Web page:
Sheared Bliss


Good Clean Fun
July 27, 2009, 9:50 pm
Filed under: Food, History, Museum | Tags: , , , , ,

This past weekend I joined the lovely ladies down at the museum for a day of soap making.  I’ve always wanted to make soap and never had the chance until now.  My chemistry class in high school was supposed to make soap until someone in the period before mine spilled lye and failed to tell the teacher who put her hand in it thinking it was water and gave herself a nasty chemical burn.  We’ll call that my safety warning.  Soap making uses some serious chemicals so be careful!

Step 1: Mix the lye into the water (not the other way around or you’ll have an explosion on your hands).  This creates an exothermic reaction (hey, look at me remembering stuff from chemistry class).  For those of you who don’t remember chemistry class, that means it heats up.  Really heats up.  It was 170 degrees the first time we took its temperature, but I’m pretty sure it started out hotter than that.

Step 2: While you’re waiting for the lye solution to cool down you can start heating the fat.  You can use pretty much any kind of fat – lard, bacon drippings, whatever you’ve got on hand.  We made one batch with tallow (mmm . . . beefy!) and one batch with olive oil (that makes castile soap).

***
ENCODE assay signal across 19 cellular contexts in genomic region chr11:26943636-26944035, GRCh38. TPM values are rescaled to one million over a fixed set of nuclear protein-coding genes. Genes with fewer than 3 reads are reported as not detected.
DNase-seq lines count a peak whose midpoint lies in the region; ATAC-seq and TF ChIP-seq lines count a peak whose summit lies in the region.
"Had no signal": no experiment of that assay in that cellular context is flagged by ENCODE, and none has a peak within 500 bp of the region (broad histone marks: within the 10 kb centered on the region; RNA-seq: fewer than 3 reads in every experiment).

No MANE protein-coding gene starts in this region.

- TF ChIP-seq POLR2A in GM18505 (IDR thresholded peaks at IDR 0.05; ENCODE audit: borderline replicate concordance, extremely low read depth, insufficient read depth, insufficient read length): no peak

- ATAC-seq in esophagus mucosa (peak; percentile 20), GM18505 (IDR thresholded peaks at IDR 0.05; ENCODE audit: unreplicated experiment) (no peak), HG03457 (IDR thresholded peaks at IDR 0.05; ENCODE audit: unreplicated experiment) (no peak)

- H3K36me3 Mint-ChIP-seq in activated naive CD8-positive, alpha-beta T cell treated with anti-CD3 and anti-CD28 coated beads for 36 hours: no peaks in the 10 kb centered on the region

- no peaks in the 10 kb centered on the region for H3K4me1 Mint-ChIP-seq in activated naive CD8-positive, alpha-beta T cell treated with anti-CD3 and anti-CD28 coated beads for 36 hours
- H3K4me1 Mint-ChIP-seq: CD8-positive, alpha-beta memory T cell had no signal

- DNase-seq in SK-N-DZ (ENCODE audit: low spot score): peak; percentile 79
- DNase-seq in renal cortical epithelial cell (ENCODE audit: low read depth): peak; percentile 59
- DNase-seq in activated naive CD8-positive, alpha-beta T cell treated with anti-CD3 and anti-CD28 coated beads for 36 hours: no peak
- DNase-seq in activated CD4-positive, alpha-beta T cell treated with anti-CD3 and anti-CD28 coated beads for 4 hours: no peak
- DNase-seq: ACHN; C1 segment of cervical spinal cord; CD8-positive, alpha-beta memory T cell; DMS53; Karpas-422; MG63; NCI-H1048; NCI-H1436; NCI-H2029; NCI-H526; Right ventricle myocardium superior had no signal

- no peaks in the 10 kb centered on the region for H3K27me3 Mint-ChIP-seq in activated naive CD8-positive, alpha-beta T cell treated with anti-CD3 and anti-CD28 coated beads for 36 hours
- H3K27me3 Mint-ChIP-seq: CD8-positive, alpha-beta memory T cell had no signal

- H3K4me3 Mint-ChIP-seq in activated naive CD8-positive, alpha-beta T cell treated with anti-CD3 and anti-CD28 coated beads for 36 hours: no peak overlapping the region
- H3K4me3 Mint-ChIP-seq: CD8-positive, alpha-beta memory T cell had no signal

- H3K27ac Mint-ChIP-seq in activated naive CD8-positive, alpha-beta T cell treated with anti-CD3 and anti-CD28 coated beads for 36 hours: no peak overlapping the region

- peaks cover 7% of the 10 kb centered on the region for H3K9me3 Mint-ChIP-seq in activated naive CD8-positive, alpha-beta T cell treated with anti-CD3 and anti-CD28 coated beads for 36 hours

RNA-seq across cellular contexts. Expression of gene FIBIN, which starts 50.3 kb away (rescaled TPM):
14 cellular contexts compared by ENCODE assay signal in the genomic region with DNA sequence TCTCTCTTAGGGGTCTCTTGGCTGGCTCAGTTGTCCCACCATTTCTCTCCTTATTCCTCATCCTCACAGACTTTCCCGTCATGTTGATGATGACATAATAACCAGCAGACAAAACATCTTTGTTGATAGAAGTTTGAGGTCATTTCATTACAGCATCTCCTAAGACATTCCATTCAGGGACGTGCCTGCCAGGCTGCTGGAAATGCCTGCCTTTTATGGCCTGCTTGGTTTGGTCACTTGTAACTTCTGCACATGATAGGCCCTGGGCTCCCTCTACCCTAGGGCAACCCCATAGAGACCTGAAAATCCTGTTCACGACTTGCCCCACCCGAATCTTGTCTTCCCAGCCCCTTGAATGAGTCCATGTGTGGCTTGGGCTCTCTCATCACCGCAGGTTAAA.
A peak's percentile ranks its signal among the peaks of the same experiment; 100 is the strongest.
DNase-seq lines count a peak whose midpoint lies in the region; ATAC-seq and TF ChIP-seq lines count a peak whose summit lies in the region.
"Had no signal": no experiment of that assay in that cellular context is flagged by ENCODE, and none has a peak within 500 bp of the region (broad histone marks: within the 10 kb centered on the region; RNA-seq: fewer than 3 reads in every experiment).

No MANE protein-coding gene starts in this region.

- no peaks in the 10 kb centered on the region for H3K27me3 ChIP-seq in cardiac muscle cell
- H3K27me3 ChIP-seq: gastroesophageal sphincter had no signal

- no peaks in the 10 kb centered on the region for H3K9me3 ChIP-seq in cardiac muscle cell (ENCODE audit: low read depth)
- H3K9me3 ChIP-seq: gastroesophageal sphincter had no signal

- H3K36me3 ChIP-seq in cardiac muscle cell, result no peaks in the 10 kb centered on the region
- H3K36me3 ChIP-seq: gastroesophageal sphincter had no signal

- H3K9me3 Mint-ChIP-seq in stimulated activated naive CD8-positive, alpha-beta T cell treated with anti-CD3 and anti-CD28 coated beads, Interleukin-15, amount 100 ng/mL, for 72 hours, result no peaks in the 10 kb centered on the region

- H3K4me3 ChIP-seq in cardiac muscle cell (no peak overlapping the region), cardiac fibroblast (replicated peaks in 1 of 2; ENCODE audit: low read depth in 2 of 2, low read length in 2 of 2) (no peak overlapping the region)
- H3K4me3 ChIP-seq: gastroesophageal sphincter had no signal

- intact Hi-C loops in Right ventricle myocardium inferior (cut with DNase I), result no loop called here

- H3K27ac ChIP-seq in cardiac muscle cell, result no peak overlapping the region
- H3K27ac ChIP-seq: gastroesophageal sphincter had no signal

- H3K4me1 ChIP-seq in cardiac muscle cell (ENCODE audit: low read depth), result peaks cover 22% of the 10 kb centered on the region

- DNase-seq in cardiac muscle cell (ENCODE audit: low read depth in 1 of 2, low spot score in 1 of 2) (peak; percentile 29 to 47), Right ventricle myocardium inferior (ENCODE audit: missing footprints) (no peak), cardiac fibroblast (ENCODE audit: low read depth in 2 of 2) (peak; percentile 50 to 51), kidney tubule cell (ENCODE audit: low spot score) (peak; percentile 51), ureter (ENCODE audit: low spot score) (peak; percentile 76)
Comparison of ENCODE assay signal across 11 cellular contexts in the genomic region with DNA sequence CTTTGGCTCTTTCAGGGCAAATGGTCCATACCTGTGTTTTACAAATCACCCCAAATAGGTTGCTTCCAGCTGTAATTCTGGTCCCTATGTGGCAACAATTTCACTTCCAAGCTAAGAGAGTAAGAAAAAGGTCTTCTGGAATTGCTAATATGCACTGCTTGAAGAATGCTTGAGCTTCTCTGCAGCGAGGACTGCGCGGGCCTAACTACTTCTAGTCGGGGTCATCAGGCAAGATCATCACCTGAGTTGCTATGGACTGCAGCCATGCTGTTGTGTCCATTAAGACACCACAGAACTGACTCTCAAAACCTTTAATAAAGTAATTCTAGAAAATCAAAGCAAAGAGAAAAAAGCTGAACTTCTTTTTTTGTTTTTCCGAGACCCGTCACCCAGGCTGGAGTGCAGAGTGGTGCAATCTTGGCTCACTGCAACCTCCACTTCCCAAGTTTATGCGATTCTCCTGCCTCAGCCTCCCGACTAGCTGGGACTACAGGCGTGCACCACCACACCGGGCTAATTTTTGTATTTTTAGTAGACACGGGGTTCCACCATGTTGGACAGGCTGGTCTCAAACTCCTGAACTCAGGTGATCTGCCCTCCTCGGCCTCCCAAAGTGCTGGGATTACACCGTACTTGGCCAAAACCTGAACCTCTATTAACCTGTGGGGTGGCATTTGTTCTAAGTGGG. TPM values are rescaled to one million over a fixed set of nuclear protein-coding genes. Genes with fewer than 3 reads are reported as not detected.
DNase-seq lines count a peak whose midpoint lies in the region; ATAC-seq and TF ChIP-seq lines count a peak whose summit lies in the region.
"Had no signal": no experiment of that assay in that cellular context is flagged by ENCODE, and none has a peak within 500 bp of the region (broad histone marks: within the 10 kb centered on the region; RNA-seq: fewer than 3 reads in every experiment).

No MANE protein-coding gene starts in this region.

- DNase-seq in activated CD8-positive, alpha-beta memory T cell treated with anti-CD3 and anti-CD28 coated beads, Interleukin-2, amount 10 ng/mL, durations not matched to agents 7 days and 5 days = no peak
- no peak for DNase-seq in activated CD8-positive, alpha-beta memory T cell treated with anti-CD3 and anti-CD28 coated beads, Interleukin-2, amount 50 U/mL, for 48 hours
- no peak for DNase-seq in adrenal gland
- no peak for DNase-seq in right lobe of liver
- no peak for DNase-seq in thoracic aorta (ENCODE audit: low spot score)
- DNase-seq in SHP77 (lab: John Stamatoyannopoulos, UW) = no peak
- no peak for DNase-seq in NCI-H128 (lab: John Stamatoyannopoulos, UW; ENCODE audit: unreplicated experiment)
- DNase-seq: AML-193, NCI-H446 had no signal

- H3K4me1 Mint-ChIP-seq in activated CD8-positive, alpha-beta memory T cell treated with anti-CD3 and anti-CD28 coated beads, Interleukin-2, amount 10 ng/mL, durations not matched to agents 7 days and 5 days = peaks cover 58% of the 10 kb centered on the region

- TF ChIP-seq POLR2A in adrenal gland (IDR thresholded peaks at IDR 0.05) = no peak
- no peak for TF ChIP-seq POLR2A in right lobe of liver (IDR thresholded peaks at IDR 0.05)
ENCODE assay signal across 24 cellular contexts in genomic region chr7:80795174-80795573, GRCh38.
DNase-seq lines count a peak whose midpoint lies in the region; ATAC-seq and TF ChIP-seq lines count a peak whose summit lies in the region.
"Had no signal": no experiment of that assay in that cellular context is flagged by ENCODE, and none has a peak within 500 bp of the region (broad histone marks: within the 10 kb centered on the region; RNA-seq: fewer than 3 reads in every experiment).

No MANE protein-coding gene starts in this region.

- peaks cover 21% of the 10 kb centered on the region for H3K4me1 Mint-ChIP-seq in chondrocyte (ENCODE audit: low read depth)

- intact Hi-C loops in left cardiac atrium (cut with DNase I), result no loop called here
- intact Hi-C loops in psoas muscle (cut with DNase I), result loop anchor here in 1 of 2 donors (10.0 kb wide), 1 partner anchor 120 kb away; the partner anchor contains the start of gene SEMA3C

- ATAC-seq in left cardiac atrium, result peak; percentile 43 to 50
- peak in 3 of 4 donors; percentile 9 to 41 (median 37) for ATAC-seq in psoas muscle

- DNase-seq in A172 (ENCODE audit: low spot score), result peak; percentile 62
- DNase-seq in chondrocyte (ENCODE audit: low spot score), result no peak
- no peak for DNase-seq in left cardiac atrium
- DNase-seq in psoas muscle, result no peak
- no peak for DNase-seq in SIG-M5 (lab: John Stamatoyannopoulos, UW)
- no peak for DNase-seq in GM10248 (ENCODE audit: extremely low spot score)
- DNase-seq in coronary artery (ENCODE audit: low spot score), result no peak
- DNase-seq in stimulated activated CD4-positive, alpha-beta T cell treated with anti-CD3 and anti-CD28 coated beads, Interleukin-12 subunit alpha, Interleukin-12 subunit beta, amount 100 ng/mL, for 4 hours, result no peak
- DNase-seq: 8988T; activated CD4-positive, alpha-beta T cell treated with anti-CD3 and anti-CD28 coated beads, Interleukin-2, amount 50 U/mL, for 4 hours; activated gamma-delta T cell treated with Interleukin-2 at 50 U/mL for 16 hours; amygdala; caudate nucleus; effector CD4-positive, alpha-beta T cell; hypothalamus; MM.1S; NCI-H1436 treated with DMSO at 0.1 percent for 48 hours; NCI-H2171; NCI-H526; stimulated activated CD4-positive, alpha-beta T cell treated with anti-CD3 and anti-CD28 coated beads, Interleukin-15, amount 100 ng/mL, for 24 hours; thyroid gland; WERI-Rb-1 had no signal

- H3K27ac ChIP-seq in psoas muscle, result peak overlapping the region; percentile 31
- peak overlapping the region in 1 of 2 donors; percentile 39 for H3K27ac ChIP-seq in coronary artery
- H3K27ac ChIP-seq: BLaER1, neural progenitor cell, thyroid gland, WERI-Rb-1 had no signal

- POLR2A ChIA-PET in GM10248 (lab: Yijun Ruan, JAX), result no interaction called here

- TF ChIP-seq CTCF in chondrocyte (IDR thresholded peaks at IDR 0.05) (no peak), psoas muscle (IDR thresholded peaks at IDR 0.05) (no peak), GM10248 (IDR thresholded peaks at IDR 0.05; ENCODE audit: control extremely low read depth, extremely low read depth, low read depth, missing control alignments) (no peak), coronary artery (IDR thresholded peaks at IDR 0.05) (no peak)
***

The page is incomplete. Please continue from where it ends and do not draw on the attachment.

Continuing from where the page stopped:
V melting tallow over the fire.

Step 3: When the lye solution and the fat are both about 120 degrees, mix them together.

Step 4: Stir for all you’re worth.

Keep stirring!

Keep stirring!

As you stir, a saponification reaction takes place between the lye and the fat creating an entirely new substance – soap!

Step 5: When the soap is the right consistency (something like a thin batter), pour it into molds.

Dont spill!

Don't spill!

Step 6: Let it sit in the mold for at least 24 hours.  During this time the saponification reaction will continue causing the soap to harden.

Step 7: Tip it out of the mold and cut it into manageable pieces.

Step 8: Let it cure for a month or two before using.

Step 9: Lather, rinse, repeat.

We also made lunch because soap making is hungry work. 

Squash cakes, carrots and onions, salad, scones, nut bread, clotted cream, and two kinds of preserves – oh my!

After lunch we had to do something with this:

Thats a six and a half pound cabbage.  After hefting it, J commented that it was the same weight as her son when he was born.

That's a six and a half pound cabbage. J commented that it weighed the same as her son when he was born.

We made sauerkraut then called it a day.

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